United States District Court, W.D. Virginia, Harrisonburg Division
Elizabeth K. Dillon United States District Judge.
matter is before the court on objections to the Presentence
Investigation Report (PSR) filed by the United States and the
defendant and upon the motion for a downward departure by the
defendant pursuant to U.S.S.G. § 5K2.16 for voluntary
disclosure. The parties presented evidence and argued the
objections and the motion for departure at a sentencing
hearing held June 13, 2018. The hearing was continued pending
the court's ruling on these matters.
Daniel Arbaugh, the defendant, pleaded guilty to a violation
of 18 U.S.C. § 2423(c) and (e). He admitted that, in or
about 2016 and as a U.S. citizen, he traveled to Haiti and
engaged in illicit sexual conduct, as defined in 18 U.S.C.
§ 2423(f), with Minor Victim #1 (MV1). He admitted in
his factual proffer that MV1 was under the age of twelve at
the time. He told agents that MV1 was approximately five
years old at the time defendant touched MV1's genitals
with his fingers and maybe his mouth and that the touching
was skin to skin. He also told agents that he had sexual
contact with approximately 21 male minors between the years
2010 and 2017.
calculated the base offense level under U.S.S.G. §
2G1.3(a)(4) at 24. Pursuant to U.S.S.G. §
2G1.3(b)(4)(A), two levels were added for sexual contact.
Because MV1 was approximately five years old (so clearly
under the age of twelve), eight levels were added pursuant to
U.S.S.G. § 2G1.3(b)(5). Because undue influence was used
with regard to a minor, pursuant to U.S.S.G. §
2G1.3(b)(2)(B), two levels were added. Finally, the PSR lists
a role enhancement pursuant to U.S.S.G. § 3B1.3 of two
levels because Arbaugh was a missionary on behalf of his
church, was fluent in speaking the Haitians' language,
was friends with MV1's father, and violated the
public's trust by acting on behalf of the church. These
calculations resulted in an adjusted offense level of 38.
applied U.S.S.G. § 2G1.3(d)(1) and separated Count One
into 21 different groups as if each victim had been contained
in a separate count of conviction (pseudo-counts). This
resulted in an adjusted offense level of 38. The level was
then increased by five levels because there were more than
five units for a combined adjusted offense level of
Chapter Four enhancement for engaging in a pattern of
activity (U.S.S.G. § 4B1.5(b)(1)) resulted in another
five level increase, and three levels were subtracted for
acceptance of responsibility (U.S.S.G. § 3E1.1). The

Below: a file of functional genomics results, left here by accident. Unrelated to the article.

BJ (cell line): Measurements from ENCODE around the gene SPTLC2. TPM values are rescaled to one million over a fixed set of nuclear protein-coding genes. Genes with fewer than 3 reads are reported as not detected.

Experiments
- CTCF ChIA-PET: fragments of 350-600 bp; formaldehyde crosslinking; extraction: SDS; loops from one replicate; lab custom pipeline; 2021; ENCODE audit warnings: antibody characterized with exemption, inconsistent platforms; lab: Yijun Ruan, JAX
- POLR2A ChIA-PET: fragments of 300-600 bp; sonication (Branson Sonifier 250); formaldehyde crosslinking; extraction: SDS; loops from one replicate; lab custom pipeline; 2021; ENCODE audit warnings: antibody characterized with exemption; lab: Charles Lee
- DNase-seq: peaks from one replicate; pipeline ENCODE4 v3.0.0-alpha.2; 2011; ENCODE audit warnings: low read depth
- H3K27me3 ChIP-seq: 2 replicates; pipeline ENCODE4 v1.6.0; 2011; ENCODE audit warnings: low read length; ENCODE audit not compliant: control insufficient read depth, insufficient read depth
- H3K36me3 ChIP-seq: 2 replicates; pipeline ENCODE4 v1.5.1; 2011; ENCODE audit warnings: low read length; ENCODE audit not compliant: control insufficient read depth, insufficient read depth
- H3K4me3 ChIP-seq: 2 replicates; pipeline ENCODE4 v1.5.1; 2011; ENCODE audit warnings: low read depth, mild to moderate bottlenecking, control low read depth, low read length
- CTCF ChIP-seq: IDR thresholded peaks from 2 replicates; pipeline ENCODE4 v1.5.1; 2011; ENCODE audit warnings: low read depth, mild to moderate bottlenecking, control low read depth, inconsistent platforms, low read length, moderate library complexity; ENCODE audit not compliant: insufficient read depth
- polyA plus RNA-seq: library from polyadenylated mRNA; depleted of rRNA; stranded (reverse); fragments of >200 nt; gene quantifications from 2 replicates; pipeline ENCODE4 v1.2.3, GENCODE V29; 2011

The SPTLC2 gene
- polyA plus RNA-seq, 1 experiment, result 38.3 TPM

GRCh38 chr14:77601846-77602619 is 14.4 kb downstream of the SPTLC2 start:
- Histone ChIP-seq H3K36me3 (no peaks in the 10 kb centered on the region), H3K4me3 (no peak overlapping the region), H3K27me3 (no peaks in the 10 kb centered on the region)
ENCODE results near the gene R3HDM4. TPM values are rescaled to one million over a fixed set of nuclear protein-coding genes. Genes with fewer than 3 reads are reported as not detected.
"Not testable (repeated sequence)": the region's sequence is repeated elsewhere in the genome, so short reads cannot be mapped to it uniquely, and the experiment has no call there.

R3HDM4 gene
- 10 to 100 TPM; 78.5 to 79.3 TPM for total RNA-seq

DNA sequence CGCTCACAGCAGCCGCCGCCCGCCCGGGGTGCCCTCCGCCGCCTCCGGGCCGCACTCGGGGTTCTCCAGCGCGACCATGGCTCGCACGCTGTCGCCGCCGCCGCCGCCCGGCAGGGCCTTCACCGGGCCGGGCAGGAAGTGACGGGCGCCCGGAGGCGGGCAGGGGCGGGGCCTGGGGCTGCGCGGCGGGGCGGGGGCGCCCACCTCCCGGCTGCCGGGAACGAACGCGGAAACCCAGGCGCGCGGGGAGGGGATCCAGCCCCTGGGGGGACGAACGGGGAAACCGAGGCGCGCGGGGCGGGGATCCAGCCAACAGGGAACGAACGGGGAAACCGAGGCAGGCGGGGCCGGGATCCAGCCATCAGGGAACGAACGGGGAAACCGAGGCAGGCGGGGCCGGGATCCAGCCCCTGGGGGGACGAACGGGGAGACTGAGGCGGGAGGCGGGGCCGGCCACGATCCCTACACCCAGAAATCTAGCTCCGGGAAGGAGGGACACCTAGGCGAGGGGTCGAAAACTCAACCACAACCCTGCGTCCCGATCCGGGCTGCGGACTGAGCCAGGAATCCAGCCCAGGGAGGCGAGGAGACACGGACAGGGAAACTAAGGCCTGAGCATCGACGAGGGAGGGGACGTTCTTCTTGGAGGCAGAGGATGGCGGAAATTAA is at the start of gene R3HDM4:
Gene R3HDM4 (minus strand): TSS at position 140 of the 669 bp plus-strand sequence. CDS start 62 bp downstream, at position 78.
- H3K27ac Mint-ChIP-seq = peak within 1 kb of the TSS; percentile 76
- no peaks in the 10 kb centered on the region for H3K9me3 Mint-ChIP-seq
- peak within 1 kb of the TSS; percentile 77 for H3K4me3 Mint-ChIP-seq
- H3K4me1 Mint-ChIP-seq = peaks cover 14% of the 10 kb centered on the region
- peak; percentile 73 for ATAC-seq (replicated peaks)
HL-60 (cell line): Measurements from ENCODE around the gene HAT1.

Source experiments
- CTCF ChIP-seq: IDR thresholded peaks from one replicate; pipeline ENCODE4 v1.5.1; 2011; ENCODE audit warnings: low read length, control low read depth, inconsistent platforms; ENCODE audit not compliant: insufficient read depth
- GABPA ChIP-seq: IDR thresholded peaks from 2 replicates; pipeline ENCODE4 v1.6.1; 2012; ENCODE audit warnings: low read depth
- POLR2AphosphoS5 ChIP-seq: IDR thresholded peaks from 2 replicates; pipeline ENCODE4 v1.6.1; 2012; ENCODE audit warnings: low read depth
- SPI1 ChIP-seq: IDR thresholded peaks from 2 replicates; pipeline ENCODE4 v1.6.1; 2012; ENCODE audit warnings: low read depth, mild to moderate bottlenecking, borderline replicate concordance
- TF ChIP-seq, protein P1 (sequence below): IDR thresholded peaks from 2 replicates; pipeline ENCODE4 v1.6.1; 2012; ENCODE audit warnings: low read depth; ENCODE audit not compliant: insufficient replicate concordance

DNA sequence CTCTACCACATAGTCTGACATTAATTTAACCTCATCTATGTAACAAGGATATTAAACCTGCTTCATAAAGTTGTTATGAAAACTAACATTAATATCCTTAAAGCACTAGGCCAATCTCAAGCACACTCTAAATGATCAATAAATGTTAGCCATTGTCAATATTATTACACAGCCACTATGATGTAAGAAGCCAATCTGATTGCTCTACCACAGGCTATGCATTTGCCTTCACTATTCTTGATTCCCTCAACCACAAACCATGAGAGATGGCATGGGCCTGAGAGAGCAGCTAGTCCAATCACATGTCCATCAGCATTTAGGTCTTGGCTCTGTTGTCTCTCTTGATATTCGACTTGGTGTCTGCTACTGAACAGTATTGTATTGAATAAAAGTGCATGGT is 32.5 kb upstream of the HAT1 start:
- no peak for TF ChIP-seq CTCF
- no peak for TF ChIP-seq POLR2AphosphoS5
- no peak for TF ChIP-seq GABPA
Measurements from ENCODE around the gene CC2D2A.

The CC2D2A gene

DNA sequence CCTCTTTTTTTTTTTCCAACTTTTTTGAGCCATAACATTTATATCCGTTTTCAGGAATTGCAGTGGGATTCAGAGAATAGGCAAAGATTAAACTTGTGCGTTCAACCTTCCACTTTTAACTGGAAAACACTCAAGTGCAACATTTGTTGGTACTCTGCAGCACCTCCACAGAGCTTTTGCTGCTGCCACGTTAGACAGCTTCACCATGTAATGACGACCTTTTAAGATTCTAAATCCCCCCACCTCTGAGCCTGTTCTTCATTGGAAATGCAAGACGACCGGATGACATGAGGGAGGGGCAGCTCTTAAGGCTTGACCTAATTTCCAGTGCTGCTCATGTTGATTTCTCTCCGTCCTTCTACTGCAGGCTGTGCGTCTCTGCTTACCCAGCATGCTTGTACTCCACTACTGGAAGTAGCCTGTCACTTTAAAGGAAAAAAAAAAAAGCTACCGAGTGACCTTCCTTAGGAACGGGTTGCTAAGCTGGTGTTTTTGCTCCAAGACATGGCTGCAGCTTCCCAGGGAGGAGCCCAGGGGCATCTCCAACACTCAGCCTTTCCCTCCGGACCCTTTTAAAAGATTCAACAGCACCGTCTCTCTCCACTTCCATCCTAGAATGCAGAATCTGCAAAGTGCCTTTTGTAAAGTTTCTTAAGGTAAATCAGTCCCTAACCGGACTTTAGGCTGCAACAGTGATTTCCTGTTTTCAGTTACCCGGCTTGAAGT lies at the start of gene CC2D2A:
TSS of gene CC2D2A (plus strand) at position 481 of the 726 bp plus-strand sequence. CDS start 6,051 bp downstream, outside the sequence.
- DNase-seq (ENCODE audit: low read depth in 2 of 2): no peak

total offense level was calculated to be 43 because anything
over 43 is reduced to 43 pursuant to Chapter Five, Part A
of Multiple Counts (Pseudo-Counts)
applied pseudo-counts pursuant to U.S.S.G. § 2G1.3(d),
which applies “[i]f the offense involved more than one
minor.” In order to be applicable, then, his actions
toward the other minors must constitute relevant conduct.
Defendant objects to the use of multiple counts, or
pseudo-counts, noting that Arbaugh's offense is not one
for which § 3D1.2(d) requires grouping. It is not listed
and does not fit within the offenses described in the
subsection. Additionally, he argues that the offense involved
different victims, in different timeframes, and the aggregate
harm cannot be quantitatively measured. See §
3D1.2(d) cmt. 6. For this reason, the “same course of
conduct or common scheme or plan” language regarding
relevant conduct does not apply. U.S.S.G. § 1B1.3(a)(2).
Furthermore, the other sexual contact did not occur a) during
the offense of conviction; b) in preparation for that
offense; or c) in the course of attempting to avoid detection
or responsibility for that offense. Thus, the sexual contact
with minors other than MV1 is not relevant conduct pursuant
to U.S.S.G. § 1B1.3(a)(1)(A). At the hearing, the United
States agreed with defendant.
consultation with the Sentencing Commission, the Probation
Office also agreed that the multiple counts should not be
applied in this case. The court also agrees and will not
apply multiple counts. This results in a reduction of five
levels as there is now no increase for more than five units.
United States initially objected to the PSR's failure to
include a vulnerable victim enhancement (plus two levels)
pursuant to U.S.S.G. § 3A1.1(b)(1), but it conceded at
the hearing that its earlier objection is untenable. It
admits now that United States v. Dowell, 771 F.3d
162 (4th Cir. 2014), controls. In Dowell, the Fourth
Circuit made clear that the vulnerable victim enhancement
cannot apply if the factors relied upon are age-related
factors, even if the court finds that an infant, toddler, or
young child is more vulnerable than an older child who is
under twelve. Dowell, 771 F.3d at 174. The Fourth
Circuit did note that other conditions that make a younger
child more vulnerable could support application of the
enhancement, such as familial relationships, homelessness,
and gaining the trust of a single mother. Id. at
174-75. It appears, however, that the government does not
argue factors other than age. Thus, the court will not apply
the vulnerable victim enhancement.
of Cross Reference to U.S.S.G. § 2A3.1 in U.S.S.G.
parties disagree about the application of U.S.S.G. §
2G1.3, which contains a cross reference to U.S.S.G. ...